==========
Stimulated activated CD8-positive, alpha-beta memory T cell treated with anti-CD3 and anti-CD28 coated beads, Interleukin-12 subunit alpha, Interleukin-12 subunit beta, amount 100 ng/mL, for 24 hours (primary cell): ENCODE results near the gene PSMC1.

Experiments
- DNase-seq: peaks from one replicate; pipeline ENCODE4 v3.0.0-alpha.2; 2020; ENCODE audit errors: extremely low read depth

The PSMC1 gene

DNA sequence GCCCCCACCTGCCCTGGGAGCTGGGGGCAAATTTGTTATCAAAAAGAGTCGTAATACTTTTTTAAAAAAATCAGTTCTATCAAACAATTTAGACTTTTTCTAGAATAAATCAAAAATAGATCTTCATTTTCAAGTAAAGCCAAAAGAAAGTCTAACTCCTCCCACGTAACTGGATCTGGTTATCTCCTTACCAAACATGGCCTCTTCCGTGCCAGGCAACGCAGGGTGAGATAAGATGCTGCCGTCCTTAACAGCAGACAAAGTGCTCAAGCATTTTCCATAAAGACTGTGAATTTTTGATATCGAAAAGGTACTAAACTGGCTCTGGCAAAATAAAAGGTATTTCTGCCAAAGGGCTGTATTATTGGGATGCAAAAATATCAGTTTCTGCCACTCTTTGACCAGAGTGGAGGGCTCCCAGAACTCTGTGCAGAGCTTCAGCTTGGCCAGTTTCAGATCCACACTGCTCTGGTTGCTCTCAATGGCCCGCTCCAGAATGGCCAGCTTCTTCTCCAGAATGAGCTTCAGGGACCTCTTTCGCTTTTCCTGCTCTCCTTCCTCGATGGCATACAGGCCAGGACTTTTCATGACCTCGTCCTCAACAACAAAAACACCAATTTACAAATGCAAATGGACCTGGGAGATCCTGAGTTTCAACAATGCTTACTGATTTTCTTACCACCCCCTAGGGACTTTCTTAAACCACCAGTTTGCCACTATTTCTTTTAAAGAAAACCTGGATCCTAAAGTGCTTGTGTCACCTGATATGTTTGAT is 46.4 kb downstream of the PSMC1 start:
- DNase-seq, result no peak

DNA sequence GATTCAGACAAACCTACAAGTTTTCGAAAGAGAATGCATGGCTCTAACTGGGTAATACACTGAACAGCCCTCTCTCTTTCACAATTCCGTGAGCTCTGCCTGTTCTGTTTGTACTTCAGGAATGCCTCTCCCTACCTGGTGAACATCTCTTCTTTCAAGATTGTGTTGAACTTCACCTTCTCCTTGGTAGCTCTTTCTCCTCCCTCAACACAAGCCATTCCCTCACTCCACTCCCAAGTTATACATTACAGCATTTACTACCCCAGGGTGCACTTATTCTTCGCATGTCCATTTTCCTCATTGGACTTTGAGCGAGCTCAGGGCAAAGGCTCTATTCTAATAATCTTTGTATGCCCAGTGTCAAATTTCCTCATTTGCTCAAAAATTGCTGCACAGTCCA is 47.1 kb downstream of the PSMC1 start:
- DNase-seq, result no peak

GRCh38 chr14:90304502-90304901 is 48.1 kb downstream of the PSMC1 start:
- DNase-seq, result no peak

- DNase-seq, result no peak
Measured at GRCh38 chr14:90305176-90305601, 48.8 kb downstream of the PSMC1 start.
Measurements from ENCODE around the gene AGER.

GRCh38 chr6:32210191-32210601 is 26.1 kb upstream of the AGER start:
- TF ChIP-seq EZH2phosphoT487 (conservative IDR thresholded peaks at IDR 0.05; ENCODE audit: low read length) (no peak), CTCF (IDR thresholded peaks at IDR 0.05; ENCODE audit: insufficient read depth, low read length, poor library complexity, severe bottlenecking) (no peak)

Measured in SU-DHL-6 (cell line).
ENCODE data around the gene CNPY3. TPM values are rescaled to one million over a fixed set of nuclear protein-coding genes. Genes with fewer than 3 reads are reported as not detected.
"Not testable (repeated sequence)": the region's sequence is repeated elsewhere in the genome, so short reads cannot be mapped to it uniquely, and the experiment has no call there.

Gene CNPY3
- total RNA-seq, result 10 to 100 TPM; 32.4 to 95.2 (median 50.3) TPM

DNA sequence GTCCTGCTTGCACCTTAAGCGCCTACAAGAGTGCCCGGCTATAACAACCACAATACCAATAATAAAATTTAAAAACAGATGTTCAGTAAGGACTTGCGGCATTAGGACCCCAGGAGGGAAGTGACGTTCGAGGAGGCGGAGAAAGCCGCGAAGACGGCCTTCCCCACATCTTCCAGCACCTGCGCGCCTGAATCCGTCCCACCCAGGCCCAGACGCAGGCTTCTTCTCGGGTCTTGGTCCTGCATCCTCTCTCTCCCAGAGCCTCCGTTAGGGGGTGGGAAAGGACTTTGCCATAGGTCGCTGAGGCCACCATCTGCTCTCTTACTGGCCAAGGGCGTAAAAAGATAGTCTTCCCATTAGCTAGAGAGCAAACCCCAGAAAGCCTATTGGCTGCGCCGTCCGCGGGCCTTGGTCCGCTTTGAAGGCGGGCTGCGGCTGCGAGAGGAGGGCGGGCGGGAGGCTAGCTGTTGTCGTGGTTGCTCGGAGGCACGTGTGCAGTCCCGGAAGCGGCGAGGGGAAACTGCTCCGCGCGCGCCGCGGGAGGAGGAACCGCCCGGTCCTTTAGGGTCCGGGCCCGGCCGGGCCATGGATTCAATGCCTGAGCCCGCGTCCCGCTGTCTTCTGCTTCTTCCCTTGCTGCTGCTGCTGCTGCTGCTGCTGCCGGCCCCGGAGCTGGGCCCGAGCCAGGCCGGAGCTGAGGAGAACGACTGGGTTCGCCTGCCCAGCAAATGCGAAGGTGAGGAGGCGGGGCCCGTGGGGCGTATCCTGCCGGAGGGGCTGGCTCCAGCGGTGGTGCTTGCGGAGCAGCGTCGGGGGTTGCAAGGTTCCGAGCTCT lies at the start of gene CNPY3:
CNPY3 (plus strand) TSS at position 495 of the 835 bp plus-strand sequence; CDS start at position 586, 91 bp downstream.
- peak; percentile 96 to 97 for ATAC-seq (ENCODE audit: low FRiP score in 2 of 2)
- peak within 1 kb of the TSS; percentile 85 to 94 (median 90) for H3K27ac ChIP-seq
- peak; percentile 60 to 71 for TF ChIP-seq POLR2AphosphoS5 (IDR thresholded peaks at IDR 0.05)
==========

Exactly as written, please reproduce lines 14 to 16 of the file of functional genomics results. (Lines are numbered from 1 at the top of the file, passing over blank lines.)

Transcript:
GRCh38 chr6:32210191-32210601 is 26.1 kb upstream of the AGER start:
- TF ChIP-seq EZH2phosphoT487 (conservative IDR thresholded peaks at IDR 0.05; ENCODE audit: low read length) (no peak), CTCF (IDR thresholded peaks at IDR 0.05; ENCODE audit: insufficient read depth, low read length, poor library complexity, severe bottlenecking) (no peak)

Measured in SU-DHL-6 (cell line).